get directions

Axtell and Mosiac

MosiacMosaic is a large charitable organization in support of people with disabilities. Its facility at Bethphage Village in Axtell includes the Miracle of the Prairie Lodge and Retreat Center, on a beautiful campus of big trees and interesting Scandinavian-influenced brick buildings.

Just north of the campus is a spot created by Mosaic for the viewing and contemplation of birds and wildlife. Called Lake Siloam, the site features a covered pavilion, wide concrete paths and a dock out over the water. It was obviously made to be easy to use by people in wheelchairs, so it’s a delightful viewing area, with open water likely to attract a variety of ducks, pelicans, grebe and other water-loving birds.

get directions

Ft. Kearney State Recreation Area

Ft. Kearney SRAFrom Mosaic, go back to Highway 6 and 34, and turn east. In a couple of miles, you’ll come to the junction where Nebraska 44 separates and turns north toward Kearney. Take 44 north. In ten miles or so, you’ll come to the intersection with Road 50A. Turn right. In about four miles, you’ll pass the state historical park, then about two or three miles beyond that, you’ll see a sign to the entrance of the Ft. Kearny SRA.

Ft. Kearny SRA is right on the Platte River, so in season it’s a prime spot for sandhill crane viewing. Although the SRA is large and features a number of camping spots, we’re here to check out the Ft. Kearny Hike-Bike trail and the old railroad bridge across the Platte allowing visitors some really special riparian viewing.

The trail leading up the bridge is wide and flat, so it’s an easy hike. It’s bordered on both sides by big deciduous trees, mostly cottonwood, making it an ideal place to spot some of the woodpeckers that make Nebraska home, such as the downy woodpecker and the hairy woodpecker. You’ll also see red-breasted and white-breasted nuthatches which are native to this part of Nebraska. We spot a black-capped chickadee and a blue jay in the trees, and then step out onto the long wooden bridge.

The bridge allows you to essentially step out into the middle of this extraordinary, ribboned river and partake of a rare observation of this kind of habitat without getting your feet wet. It offers an extraordinarily clear view in both directions, and is certainly not to be missed in migration season.

get directions

The birds of central and western Nebraska:

click to view


   
see my picture
Avocet, American
Avocet, American
see my picture
Bittern, American
American Bittern.
Bittern, American
see my picture
Blackbird, Brewer's
Brewer's Blackbird
Blackbird, Brewer's
see my picture
Blackbird, Red-winged
Photo by Don Brockmeier.
Blackbird, Red-winged
see my picture
Blackbird, Rusty
Blackbird, Rusty
see my picture
Blackbird, Yellow-headed
Yellow-headed Blackbird.
Blackbird, Yellow-headed
see my picture
Bluebird, Eastern
Photo by Don Brockmeier.
Bluebird, Eastern
see my picture
Bluebird, Mountain
Bluebird, Mountain
see my picture
Bobolink
Bobolink.
Bobolink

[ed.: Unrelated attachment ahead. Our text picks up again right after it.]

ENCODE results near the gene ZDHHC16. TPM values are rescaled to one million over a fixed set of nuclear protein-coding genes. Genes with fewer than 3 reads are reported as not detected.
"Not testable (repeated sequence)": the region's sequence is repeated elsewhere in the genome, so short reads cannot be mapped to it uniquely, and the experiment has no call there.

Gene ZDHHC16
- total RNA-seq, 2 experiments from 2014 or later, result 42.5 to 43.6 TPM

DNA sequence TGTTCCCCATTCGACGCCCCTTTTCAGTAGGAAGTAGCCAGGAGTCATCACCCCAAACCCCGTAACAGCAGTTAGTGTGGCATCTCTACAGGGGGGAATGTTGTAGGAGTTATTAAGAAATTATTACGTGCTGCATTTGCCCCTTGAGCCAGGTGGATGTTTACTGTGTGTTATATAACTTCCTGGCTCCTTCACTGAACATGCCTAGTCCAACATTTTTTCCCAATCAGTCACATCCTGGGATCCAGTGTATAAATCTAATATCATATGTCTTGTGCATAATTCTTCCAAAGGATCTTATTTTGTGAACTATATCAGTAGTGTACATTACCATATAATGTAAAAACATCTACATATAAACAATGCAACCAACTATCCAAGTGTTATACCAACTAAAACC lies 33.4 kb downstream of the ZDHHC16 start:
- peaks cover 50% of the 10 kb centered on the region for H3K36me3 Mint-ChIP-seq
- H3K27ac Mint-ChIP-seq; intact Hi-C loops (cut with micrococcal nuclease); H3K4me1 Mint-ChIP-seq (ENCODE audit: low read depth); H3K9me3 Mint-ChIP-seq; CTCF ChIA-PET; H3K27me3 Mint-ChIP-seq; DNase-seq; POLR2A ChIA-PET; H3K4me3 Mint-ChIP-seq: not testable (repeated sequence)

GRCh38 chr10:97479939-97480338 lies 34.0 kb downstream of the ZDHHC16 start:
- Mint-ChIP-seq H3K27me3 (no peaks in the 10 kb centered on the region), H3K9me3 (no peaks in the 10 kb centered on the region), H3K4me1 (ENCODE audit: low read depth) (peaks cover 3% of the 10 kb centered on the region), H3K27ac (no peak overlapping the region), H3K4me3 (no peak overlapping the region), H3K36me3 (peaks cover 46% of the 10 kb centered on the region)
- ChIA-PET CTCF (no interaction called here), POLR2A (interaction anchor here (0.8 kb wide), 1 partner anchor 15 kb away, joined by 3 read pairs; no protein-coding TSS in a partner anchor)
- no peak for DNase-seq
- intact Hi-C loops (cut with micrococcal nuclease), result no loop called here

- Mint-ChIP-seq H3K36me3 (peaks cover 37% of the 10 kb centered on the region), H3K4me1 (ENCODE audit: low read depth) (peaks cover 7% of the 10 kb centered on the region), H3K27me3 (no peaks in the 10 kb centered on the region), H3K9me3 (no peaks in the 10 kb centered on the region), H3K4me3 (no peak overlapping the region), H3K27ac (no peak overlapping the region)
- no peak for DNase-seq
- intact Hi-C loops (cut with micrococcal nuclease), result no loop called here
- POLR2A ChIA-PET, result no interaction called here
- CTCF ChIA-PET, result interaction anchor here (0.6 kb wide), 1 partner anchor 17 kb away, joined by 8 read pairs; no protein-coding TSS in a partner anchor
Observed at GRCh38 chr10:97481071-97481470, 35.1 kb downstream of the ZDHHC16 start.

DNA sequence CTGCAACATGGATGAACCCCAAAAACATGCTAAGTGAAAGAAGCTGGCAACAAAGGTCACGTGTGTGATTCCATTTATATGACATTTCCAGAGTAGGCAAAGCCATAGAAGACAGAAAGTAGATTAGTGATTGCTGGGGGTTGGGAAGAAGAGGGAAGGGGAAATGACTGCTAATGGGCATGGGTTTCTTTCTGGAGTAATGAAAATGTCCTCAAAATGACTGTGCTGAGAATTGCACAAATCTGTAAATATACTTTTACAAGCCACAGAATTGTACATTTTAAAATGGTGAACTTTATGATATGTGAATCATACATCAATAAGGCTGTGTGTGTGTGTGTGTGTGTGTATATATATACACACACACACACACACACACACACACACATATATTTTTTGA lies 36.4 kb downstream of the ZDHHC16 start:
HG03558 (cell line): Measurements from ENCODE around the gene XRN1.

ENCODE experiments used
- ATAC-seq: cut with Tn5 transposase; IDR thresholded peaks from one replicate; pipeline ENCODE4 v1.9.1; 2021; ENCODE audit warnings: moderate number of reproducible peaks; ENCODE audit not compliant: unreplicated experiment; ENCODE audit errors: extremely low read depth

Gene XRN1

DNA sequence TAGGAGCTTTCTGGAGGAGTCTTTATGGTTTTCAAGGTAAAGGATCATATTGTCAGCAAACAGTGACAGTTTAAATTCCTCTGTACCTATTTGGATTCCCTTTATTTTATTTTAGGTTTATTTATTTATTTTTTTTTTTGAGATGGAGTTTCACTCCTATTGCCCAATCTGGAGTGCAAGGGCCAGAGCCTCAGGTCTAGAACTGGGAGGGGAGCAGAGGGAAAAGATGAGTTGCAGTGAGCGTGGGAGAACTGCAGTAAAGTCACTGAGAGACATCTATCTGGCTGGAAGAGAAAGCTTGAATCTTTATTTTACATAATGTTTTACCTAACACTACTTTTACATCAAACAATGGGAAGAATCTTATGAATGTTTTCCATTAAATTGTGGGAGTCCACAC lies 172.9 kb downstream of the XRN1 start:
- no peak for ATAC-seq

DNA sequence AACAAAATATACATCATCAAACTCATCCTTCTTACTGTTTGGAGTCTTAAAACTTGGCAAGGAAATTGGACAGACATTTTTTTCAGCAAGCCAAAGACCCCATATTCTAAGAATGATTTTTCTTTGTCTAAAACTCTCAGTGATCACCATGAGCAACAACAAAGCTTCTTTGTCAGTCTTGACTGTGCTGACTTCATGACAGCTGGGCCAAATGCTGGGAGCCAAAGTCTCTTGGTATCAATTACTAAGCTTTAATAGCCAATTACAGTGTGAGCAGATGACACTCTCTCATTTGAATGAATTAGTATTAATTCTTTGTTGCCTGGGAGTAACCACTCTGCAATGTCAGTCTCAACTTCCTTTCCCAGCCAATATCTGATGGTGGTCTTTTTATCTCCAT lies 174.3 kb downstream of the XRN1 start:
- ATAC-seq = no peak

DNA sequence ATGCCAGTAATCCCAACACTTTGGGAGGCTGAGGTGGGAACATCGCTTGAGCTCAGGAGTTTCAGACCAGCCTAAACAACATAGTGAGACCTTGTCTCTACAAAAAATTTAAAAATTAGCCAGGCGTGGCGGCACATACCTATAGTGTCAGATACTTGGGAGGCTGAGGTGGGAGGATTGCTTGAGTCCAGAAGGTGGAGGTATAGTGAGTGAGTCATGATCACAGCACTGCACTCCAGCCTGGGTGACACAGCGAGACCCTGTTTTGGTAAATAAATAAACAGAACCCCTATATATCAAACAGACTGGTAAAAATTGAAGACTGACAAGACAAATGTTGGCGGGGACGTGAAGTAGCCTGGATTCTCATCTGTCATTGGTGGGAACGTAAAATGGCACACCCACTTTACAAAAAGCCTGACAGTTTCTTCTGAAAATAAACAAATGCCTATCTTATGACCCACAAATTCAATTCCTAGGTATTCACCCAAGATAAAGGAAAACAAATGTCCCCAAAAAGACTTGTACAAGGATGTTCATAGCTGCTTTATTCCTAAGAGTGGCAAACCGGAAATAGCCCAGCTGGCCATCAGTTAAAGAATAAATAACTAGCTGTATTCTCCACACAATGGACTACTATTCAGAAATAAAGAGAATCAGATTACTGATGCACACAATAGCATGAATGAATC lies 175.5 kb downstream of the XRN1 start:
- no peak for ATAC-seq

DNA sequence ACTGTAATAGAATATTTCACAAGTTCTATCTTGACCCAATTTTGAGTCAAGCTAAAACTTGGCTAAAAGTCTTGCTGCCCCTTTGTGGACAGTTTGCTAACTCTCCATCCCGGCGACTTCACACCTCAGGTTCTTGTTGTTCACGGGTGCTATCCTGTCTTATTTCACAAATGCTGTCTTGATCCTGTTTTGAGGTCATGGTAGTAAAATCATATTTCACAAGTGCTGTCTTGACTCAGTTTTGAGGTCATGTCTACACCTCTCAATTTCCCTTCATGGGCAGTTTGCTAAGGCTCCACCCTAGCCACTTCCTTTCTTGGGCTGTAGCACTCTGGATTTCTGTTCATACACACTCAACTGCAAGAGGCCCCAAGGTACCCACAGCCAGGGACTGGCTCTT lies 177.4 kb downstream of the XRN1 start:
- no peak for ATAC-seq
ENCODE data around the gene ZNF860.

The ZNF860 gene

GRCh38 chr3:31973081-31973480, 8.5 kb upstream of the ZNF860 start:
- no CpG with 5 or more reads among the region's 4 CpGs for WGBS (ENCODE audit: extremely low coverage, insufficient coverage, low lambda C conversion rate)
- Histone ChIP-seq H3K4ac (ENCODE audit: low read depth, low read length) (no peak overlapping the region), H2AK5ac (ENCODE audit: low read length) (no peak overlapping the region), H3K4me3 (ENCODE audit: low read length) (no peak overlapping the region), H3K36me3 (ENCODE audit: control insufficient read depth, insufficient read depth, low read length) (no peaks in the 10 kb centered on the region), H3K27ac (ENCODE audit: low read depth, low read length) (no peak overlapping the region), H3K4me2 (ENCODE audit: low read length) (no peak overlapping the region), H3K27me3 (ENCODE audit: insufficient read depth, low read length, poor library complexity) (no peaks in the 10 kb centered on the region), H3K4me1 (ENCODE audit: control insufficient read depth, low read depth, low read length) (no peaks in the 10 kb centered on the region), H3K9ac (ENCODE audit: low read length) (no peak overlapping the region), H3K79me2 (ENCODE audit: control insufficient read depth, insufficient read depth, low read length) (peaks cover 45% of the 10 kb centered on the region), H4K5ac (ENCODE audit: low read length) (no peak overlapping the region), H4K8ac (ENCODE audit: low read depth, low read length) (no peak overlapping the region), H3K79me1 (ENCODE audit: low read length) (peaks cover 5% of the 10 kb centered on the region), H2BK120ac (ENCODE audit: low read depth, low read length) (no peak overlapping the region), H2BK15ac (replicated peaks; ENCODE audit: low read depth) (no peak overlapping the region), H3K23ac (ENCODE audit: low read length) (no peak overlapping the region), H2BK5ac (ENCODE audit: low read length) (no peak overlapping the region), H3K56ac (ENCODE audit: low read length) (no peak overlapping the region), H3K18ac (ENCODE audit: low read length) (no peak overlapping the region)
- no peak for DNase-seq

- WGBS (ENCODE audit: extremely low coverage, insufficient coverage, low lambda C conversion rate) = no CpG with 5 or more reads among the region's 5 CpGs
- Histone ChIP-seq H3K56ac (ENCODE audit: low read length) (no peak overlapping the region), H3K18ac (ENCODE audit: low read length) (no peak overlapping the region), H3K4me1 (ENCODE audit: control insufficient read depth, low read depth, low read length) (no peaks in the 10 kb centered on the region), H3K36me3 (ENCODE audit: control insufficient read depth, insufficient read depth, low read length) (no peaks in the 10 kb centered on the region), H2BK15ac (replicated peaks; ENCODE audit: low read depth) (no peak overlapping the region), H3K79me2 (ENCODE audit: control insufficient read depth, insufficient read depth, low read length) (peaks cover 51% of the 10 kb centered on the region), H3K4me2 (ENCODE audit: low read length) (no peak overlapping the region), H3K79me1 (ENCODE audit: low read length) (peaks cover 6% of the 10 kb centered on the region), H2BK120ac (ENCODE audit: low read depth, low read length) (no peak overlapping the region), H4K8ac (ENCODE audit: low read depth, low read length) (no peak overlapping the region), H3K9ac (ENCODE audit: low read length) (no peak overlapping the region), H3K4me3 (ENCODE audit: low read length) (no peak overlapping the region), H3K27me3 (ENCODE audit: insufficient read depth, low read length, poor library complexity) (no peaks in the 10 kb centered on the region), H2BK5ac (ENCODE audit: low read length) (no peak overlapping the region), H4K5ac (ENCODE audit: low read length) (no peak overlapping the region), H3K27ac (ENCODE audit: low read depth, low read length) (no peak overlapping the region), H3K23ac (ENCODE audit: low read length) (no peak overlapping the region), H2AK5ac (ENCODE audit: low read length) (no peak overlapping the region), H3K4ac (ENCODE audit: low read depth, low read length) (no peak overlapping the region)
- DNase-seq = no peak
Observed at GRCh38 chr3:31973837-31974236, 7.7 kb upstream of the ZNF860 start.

see my picture
Bufflehead
Bufflehead Duck
Bufflehead
see my picture
Bunting, Indigo
Indigo Bunting.
Bunting, Indigo
see my picture
Bunting, Lark
Lark Bunting
Bunting, Lark
see my picture
Bunting, Painted
Bunting, Painted
see my picture
Bunting, Snow
Bunting, Snow
see my picture
Bunting,Lazuli
Lazuli Bunting.
Bunting,Lazuli
see my picture
Canvasback
Canvasback.
Canvasback
see my picture
Cardinal, Northern
Cardinal, Northern
see my picture
Catbird, Gray
Catbird, Gray
see my picture
Chat, Yellow-breasted
Chat, Yellow-breasted
see my picture
Chickadee, Black-capped
Black-capped Chickadee.
Chickadee, Black-capped
see my picture
Coot, American
American Coot.
Coot, American
see my picture
Cormorant, Double-crested
Double-crested Cormorant.
Cormorant, Double-crested
see my picture
Cowbird, Brown-headed
Cowbird, Brown-headed
see my picture
Crane, Sandhill
Sandhill Crane.
Crane, Sandhill
see my picture
Crane, Whooping
Crane, Whooping
see my picture
Creeper, Brown
Creeper, Brown
see my picture
Crossbill, Red
Crossbill, Red
see my picture
Crossbill, White-winged
Crossbill, White-winged
see my picture
Crow, American
American Crow.
Crow, American
see my picture
Cuckoo, Black-billed
Cuckoo, Black-billed
see my picture
Cuckoo, Yellow-billed
Cuckoo, Yellow-billed
see my picture
Curlew, Long-billed
Long-billed Cerlew.
Curlew, Long-billed
see my picture
Dickcissel
Dickcissel
see my picture
Dove, Eurasian Collared
Dove, Eurasian Collared
see my picture
Dove, Mourning
Photo by Don Brockmeier.
Dove, Mourning
see my picture
Dove, Rock
Rock Dove.
Dove, Rock
see my picture
Dowitcher, Long-billed
Dowitcher, Long-billed
see my picture
Dowitcher, Short-billed
Short-billed Dowitcher.
Dowitcher, Short-billed
see my picture
Duck, American Black
Duck, American Black
see my picture
Duck, Black-bellied Whistling
Duck, Black-bellied Whistling
see my picture
Duck, Gadwall
Gadwall Duck.
Duck, Gadwall
see my picture
Duck, Garganey
Duck, Garganey
see my picture
Duck, Mallard
Mallard.
Duck, Mallard
see my picture
Duck, Ring-necked
Duck, Ring-necked
see my picture
Duck, Ruddy
Duck, Ruddy
see my picture
Duck, Wood
Wood Duck.
Duck, Wood
see my picture
Dunlin
Dunlin
see my picture
Eagle, Bald
Bald Eagle. Photo courtesy of Don Brockmeier.
Eagle, Bald
see my picture
Eagle, Golden
Golden Eagle.
Eagle, Golden
see my picture
Egret, Cattle
Egret, Cattle

This site made possible by

Thank You

to the following counties and communities for their support:

  • Frontier
  • Harlan
  • Phelps
  • Red Willow
back to top